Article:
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VATICAN CITY (ChurchMilitant.com) - The new head of the Vatican's doctrine watchdog is hinting at the prospect of ending the requirement of celibacy for priests in the Latin Rite of the Roman Catholic Church.
Asked if abolishing mandatory celibacy would "undermine doctrine," Abp. Víctor Manuel "Tucho" Fernández, prefect-designate of the Dicastery for the Doctrine of the Faith, said that it would be Pope Francis' prerogative to make a considered judgment on the matter.
"It is a possible hypothesis, as indeed happens in the East. But this is a prudential decision that the pope must weigh," Fernández told Italian newspaper Quotidiano Nazionale in an interview published Tuesday.
Responding to a majority of the synod fathers at the Amazon Synod calling for married priests, the prefect-designate said he could not expect "very concrete answers" but preferred "to wait to see where the Spirit wants to take us."
The archbishop, who will be elevated to the cardinalate in September, further lamented the "problem of theological language" used to describe the phenomenon of homosexuality as "objectively disordered" in the Catechism of the Catholic Church.
Such terminology "sometimes ignores the effect it can have on people's hearts, as if it were indifferent to the pain it produces," Fernández explained. "But, as you know, this is not the case for Pope Francis, who would undoubtedly use different language."
The cardinal-elect, who has been appointed as head of the Pontifical Biblical Commission, expressed his disagreement with the way traditionalist Catholics interpreted the biblical texts on homosexual relations.
"There are biblical texts that cannot be interpreted in a 'material' way. I don't mean 'literal,'" the theologian, who has a licentiate in biblical theology, remarked. "The Church has long understood the need for hermeneutics that interprets them in their historical context."
"This does not mean that they lose their content, but rather that they should not be taken completely at their face value. Otherwise, we should obey the command of St. Paul which requires women to cover their heads, for example," the archbishop argued.
Fernández recently revealed that his methodology in interpreting biblical texts has been "deeply influenced" by the agnostic philosopher Hans-Georg Gadamer (1900–2002), who was brought up as a liberal Protestant in Germany.
Gadamer, one of the most influential thinkers in philosophical hermeneutics, emphasized the dialogical nature of interpretation, highlighting that the reader is in conversation not only with the text but also brings his own preconceptions and prejudices to the text.
While Gadamer dethrones the Enlightenment focus on rationalism and empiricism in hermeneutics, he encourages the interpreter to move beyond questions of historical context and engage in applying the biblical text to their own context.
But since people are conditioned by their own prejudices, a text is never approached in the same way twice. As a result, a text contains an "inexhaustible multiplicity of answers," and "to understand at all is always to understand differently."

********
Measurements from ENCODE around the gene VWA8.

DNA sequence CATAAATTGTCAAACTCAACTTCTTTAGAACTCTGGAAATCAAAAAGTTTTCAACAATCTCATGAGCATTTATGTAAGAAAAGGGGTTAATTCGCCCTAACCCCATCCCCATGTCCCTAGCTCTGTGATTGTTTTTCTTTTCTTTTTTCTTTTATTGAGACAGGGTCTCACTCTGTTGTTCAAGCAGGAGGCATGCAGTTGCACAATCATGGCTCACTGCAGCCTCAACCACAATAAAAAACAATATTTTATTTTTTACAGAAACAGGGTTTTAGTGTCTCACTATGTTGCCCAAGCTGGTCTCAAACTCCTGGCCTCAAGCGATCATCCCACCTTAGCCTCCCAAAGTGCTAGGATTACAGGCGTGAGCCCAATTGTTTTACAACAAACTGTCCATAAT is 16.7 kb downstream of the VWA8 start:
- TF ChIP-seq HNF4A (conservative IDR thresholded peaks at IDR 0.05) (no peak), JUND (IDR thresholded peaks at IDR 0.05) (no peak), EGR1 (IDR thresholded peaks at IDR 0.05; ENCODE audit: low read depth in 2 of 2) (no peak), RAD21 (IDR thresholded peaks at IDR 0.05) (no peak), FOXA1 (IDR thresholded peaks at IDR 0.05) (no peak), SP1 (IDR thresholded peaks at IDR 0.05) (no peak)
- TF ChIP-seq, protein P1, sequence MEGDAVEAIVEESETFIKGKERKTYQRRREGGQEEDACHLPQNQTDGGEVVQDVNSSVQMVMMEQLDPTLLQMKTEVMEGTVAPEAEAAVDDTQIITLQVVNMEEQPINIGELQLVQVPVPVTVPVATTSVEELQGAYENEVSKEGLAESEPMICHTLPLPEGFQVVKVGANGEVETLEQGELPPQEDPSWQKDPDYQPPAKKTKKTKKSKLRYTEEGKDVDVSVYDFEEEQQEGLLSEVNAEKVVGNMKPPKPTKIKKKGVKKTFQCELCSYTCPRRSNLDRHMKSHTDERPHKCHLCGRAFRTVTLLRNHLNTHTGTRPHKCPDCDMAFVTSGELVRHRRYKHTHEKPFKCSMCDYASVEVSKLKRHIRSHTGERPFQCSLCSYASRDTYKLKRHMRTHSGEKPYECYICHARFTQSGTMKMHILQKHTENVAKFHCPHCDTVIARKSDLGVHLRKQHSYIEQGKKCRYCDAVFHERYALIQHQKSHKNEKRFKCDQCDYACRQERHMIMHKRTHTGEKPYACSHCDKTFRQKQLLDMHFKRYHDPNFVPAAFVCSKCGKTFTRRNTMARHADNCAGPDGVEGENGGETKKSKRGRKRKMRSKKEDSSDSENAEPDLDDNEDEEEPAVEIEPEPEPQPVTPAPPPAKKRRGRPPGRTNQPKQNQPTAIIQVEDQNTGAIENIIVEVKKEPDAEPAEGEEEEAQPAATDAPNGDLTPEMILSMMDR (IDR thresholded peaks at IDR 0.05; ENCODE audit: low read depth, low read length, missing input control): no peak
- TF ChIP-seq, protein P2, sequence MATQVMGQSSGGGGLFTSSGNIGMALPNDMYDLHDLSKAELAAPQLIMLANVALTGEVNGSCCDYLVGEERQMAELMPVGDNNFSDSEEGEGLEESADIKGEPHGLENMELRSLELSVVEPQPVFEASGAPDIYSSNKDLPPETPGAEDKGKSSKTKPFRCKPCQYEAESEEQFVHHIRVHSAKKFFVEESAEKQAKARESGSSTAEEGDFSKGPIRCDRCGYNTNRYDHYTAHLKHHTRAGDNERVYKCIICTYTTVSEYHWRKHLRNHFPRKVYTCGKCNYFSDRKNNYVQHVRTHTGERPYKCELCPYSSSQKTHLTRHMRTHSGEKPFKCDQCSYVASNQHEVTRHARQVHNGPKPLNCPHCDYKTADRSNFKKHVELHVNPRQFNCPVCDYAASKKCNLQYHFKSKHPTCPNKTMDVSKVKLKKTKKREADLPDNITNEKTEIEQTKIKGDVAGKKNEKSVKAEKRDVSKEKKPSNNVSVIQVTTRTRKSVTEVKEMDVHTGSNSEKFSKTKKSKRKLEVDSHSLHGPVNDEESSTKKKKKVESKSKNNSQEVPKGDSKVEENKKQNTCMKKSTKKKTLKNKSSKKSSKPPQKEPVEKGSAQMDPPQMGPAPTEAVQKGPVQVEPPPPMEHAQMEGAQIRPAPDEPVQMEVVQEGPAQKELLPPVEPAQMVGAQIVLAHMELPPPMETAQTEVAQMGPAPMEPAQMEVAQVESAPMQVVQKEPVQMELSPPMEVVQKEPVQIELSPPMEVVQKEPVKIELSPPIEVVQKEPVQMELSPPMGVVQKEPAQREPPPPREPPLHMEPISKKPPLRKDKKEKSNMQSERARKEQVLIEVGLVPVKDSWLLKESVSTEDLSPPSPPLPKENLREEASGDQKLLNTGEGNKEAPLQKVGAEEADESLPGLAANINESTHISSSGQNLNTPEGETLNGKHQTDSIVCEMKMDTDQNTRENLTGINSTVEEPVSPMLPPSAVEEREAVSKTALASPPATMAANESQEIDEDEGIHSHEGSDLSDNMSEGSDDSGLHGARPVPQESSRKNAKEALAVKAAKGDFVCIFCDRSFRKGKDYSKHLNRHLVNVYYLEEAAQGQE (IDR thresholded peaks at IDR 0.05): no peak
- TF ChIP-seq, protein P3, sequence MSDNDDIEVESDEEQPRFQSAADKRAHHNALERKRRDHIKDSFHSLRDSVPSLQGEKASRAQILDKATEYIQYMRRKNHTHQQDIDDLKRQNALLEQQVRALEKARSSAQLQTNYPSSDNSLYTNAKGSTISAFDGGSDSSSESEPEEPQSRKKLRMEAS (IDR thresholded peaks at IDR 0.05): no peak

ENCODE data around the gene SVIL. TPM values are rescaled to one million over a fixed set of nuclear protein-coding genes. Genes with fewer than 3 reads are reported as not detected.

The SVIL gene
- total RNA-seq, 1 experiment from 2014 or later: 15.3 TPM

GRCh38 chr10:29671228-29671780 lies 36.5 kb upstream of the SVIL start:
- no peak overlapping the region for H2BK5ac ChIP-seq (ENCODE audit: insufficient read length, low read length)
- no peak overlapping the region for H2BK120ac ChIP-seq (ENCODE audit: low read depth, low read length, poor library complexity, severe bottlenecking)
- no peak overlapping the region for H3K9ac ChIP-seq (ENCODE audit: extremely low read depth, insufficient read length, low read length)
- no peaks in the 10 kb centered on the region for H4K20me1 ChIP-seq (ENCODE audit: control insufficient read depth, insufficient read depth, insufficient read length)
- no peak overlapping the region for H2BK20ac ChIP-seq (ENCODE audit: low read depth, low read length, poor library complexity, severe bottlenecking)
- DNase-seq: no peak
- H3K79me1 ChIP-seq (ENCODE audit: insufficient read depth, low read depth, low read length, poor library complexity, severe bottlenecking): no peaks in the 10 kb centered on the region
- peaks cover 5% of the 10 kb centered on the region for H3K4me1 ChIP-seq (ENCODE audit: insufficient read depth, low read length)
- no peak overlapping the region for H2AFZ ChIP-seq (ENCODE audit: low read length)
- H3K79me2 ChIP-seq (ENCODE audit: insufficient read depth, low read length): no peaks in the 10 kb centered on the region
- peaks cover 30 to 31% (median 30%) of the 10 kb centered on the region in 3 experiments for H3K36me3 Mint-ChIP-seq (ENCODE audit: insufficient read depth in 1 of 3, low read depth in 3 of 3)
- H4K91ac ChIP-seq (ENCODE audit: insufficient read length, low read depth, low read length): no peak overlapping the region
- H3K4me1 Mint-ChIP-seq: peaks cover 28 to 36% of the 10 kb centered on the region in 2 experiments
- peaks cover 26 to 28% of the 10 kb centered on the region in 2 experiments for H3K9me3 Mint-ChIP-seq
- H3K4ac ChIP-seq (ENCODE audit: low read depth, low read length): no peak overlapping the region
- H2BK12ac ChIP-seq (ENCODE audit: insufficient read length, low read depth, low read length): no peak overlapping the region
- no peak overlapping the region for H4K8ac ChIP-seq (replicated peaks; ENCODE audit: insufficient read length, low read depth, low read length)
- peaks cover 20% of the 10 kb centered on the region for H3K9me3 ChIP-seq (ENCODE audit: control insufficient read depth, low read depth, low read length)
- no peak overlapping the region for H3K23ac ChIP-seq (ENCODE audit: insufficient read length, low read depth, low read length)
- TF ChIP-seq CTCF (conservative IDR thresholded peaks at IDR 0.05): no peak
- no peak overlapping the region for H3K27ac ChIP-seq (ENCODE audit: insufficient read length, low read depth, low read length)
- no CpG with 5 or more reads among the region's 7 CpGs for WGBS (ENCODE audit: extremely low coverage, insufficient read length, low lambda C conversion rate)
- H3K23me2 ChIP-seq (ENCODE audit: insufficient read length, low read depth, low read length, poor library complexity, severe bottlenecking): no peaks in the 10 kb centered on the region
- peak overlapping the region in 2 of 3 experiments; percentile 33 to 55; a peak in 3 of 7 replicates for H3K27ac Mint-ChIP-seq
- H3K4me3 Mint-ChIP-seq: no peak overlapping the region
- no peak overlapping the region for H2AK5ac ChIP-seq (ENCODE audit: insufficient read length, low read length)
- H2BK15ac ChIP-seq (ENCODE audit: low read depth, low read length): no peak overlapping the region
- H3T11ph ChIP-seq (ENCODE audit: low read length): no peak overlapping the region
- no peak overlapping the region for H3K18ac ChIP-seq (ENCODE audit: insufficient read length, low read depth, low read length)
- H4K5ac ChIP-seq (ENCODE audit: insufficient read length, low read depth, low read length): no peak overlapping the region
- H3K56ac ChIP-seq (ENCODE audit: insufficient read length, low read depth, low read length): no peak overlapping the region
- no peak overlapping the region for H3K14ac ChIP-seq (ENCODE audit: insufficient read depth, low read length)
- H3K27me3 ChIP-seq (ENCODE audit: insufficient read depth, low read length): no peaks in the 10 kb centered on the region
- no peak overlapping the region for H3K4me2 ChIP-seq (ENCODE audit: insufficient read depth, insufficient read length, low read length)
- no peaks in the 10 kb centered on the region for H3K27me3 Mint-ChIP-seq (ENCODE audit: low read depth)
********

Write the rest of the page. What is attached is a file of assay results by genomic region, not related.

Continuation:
In an earlier interview, Fernández clarified that Pope Francis was referring to the Inquisition, the forerunner of the Dicastery for the Doctrine of the Faith, when the pontiff spoke of how the doctrinal watchdog had historically used "immoral methods" to suppress dissenters.
"Today, there is a widespread acknowledgment that the Church no longer employs "immoral methods" in its teachings of the Faith. It is evident that the Pope's reference is directed towards the era of the Inquisition," the archbishop elaborated.
"However, it is important to recognize that over the past few decades, numerous theologians have voiced their concerns about a prevailing sense of persecution and constant scrutiny from ecclesiastical authorities," he added.
The prefect-designate said that the stifling environment has had a detrimental effect on theological discourse, as it has resulted in a repetitive cycle of regurgitating established ideas to avoid any potential risks.
"Francis understands that without unfettered theological debate, the teaching of the Church will hardly grow and develop," the archbishop stressed, arguing that while doctrine and objective morality remain fixed, there is a "spiral growth" in the development of doctrine.
During the era when modernism was being vigorously contested, a discernible system of surveillance persisted, albeit in a more veiled manner. Nonetheless, if I am to share my most vivid recollections, focusing on the recent years, I must acknowledge that under the leadership of Cdl. [Luis] Ladaria as prefect, a notably tranquil atmosphere prevailed.
Earlier, expressing openness to overturning the Vatican's ban on same-sex blessings, a ban that was categorically asserted by the Dicastery for the Doctrine of the Faith in 2021, Fernández candidly urged, "It wouldn't be bad to rethink it," Church Militant reported.
"If a blessing [to same-sex couples] is given in such a way that there will be no such confusion, it will have to be the subject of analysis and confirmation," Fernández insisted.
The prelate reiterated that "the greatest care" must be taken to "avoid rites or blessings that could feed this confusion" between the sacrament of marriage and liturgies offering blessings to homosexual couples.
But "there is a point where it [the issue of same-sex blessings] moves from a proper theological discussion to a more prudential or disciplinary question, as you will see," the prefect-designate explained.